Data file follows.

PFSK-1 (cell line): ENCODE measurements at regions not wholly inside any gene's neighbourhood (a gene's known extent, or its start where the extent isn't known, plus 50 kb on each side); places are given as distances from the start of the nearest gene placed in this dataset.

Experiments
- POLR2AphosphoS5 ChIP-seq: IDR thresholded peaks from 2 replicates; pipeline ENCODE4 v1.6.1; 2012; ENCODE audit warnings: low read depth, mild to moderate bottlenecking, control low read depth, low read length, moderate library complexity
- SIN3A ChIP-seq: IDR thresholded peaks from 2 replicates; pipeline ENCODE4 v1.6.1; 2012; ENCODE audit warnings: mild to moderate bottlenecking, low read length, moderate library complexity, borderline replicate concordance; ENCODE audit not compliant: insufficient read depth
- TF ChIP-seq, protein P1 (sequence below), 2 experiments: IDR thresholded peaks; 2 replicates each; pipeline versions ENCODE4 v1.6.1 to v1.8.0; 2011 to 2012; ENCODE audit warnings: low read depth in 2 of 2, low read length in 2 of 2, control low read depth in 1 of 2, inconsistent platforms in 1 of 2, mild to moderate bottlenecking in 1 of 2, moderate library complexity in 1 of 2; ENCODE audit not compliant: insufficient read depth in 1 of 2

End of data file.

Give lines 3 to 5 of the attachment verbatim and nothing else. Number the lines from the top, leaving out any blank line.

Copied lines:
- POLR2AphosphoS5 ChIP-seq: IDR thresholded peaks from 2 replicates; pipeline ENCODE4 v1.6.1; 2012; ENCODE audit warnings: low read depth, mild to moderate bottlenecking, control low read depth, low read length, moderate library complexity
- SIN3A ChIP-seq: IDR thresholded peaks from 2 replicates; pipeline ENCODE4 v1.6.1; 2012; ENCODE audit warnings: mild to moderate bottlenecking, low read length, moderate library complexity, borderline replicate concordance; ENCODE audit not compliant: insufficient read depth
- TF ChIP-seq, protein P1 (sequence below), 2 experiments: IDR thresholded peaks; 2 replicates each; pipeline versions ENCODE4 v1.6.1 to v1.8.0; 2011 to 2012; ENCODE audit warnings: low read depth in 2 of 2, low read length in 2 of 2, control low read depth in 1 of 2, inconsistent platforms in 1 of 2, mild to moderate bottlenecking in 1 of 2, moderate library complexity in 1 of 2; ENCODE audit not compliant: insufficient read depth in 1 of 2